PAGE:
Since my mini writing retreat last weekend, I have not had any time to immerse myself in the revisions for The Twesome Loop, until last night. I took advantage of a couple of hours of peace & quiet in the library prior to my writing meeting. Word count increased by 892 and a couple of scenes were ‘fleshed out’ (actually erotic scenes so literally – pardon the pun!)
I have a meeting with my client whose book I am ghost writing this evening as I requested ‘personal experience’ pieces from her on several topics within the book. These I will include thus ensuring it is her voice.
My book cover proof is still pending for The Rython Kingdom so I have to be patient – although having the new cover available for my readers is paramount. So excited for it to go ‘live’ on the various websites.
Through a facebook page I found a submissions requirement where I can send my steampunk story – The Toymaker. Fingers crossed it gets accepted, it’s only 7790 words.
I am thoroughly enjoying this book – The Faraday Girls by Monica McInerney – sister’s growing up, finding themselves, drama, love, rejection and a mystery. Set in Tasmania and Ireland it becomes international as each sister flies the coop in search of her path.
My TBR pile includes a book I found in a lovely bookstore while on my weekend escape. The Other Life by Ellen Meister This is the blurb:
If you could return to the road not taken…would you?
Quinn Braverman has a perfect life, with a loving husband, an adorable son, and another baby on the way.
Quinn also has an ominous secret: she knows that another version of her life exists…one in which she made totally different life choices. But she’s never been tempted to switch lives-until a shocking turn of events pushes her to cross over, and she discovers the one person she thought she’d lost forever: Her mother.
But Quinn can’t have both lives. Soon, she must decide which she really wants-the one she has…or the other life…
Doesn’t it sound fascinating? Of course as I love reincarnation, spirits, afterlife and parallel universes it is just up my street, so to speak.
If you have a recommendation for this kind of story, please let me know.
Stop procrastinating. Turn off the TV, disconnect from the Internet, tune out the rest of the world, sit down, and write.
Create a space in your home especially for writing.
Some of you may know I’m in the midst of working with an illustrator for my upcoming children’s chapter book, Ockleberries to the Rescue. Each chapter will have a drawing of the animal or event that is within the narrative. I count myself lucky to know my artist from within my writing group. Not only is he the current President but a good friend. Joe McKnight’s pencil drawings are similar in style to Bernie Brown’s wonderful pictures. This is the reason I choose him, I want realistic drawings of the animals. As most of the internal pictures are completed, my thoughts have turned to the cover. I have a specific image in mind, which will reveal the woodland sprites home, however I am not including an image of the sprites, I want the children to imagine them.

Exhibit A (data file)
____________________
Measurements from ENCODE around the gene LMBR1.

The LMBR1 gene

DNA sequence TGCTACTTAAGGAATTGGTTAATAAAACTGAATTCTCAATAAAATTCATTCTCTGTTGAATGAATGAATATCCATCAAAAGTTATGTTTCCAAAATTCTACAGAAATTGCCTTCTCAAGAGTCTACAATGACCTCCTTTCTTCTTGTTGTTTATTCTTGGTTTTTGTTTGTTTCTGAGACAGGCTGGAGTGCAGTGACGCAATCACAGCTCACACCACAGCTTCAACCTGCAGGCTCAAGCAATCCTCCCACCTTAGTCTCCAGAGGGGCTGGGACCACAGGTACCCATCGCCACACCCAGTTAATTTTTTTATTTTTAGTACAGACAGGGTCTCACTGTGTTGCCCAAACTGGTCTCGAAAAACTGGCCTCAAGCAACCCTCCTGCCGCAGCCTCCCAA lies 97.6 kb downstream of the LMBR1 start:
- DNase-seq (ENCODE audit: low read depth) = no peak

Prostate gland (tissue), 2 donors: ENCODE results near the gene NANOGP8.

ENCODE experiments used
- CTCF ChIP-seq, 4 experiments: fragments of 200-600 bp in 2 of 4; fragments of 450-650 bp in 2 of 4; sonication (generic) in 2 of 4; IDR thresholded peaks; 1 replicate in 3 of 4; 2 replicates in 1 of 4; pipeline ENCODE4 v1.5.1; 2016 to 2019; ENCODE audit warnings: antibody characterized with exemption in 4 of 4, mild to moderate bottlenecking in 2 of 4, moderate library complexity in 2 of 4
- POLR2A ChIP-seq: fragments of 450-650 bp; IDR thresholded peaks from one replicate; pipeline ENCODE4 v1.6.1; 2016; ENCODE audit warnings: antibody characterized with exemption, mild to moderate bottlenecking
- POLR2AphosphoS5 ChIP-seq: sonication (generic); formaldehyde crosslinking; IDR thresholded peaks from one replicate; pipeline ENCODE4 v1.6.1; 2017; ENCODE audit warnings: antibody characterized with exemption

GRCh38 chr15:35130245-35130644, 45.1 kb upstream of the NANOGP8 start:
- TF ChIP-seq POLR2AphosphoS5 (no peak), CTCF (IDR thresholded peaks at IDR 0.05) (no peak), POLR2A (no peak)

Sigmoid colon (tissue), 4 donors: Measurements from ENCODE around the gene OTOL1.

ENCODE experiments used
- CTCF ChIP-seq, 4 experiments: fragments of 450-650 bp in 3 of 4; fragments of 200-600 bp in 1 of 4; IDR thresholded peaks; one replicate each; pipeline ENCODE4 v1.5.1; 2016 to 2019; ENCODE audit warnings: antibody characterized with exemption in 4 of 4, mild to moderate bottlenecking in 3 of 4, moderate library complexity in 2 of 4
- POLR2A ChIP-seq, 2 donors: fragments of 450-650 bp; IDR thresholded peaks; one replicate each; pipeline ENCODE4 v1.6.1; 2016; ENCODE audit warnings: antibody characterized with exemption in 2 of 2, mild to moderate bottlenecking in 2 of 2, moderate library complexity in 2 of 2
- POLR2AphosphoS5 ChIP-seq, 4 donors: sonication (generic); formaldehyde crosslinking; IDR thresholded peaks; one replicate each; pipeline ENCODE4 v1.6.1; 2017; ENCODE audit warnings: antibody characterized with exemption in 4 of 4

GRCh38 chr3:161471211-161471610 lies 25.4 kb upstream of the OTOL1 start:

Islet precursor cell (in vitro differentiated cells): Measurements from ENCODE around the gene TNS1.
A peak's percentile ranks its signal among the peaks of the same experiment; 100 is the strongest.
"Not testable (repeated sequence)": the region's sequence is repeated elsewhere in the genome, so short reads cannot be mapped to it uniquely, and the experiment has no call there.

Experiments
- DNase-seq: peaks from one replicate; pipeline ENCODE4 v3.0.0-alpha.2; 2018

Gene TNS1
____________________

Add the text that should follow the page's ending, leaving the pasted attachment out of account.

When we work with an artist it is paramount to have good communication and be able to describe the ‘vision’ we have for the illustrations. With Joe, I can have face to face discussions as well as email communication and have supplied him with sketches/images to assist him. When I worked with Matty McClatchie on Rumble’s First Scare, we only had the option of email as he was in Australia and I was in Canada. His style is wonderfully stylized and suited Rumble’s world so well. We frequently underestimate the power of technology but this is proof it can work to our advantage. No matter where our artist may be situated we can work together to create our ideal images.
With a cover we must take into account the initial response of our potential readers and ensure it has its own style. Ask yourself:
Does the cover reflect the story?
Is it eye catching?
Does it reflect the genre?
As you can see from these revised covers for the Harry Potter saga, covers can evolved.
It is interesting how much more ‘action’ there is in the new covers and the style is more dramatic. Understand you can change your cover at any time – feedback from readers is important in ensuring the book cover encourages more people to purchase it. You can have a re-launch, an anniversary re-issue or upload a new cover for an e-book. Just because your book is published doesn’t mean you should forget about it. Constant promotion and revision will keep it fresh and engage new readers.
A cover is an important part of any book and time should be spent in creating it. Here are some useful tips for cover design:
Pluvious – definition: of or pertaining to rain : rainy
It may sound bizarre to a lot of people but one of the things I miss about England is the rain. Yep, the rain! England gets a lot of rain, hence the ‘green and pleasant land’. As an island surrounded with sea water the formation of rain clouds is a constant.
I should be more precise on what it is I miss about rain. It is the smell of freshly drenched earth and foliage and the actual sound of rain drops hitting the ground and any objects in its path. Watching rain rivulets down a window pane when you are warm and dry is a wondrous moment. Splashes of water rippling outward into infinity.
The majority of precipitation in Alberta, Canada is snow so a rainy day is a treat for the British expats living here. We have actually run outside to stand in it. As I said at the beginning – bizarre!
If you have moved a great distance, what do you miss?
My writing group used a single raindrop as the illustration on the book cover on the history of the group. A single drop causes a ripple effect and that is what one writer, one group can do for others. From a solitary drop the encouragement spreads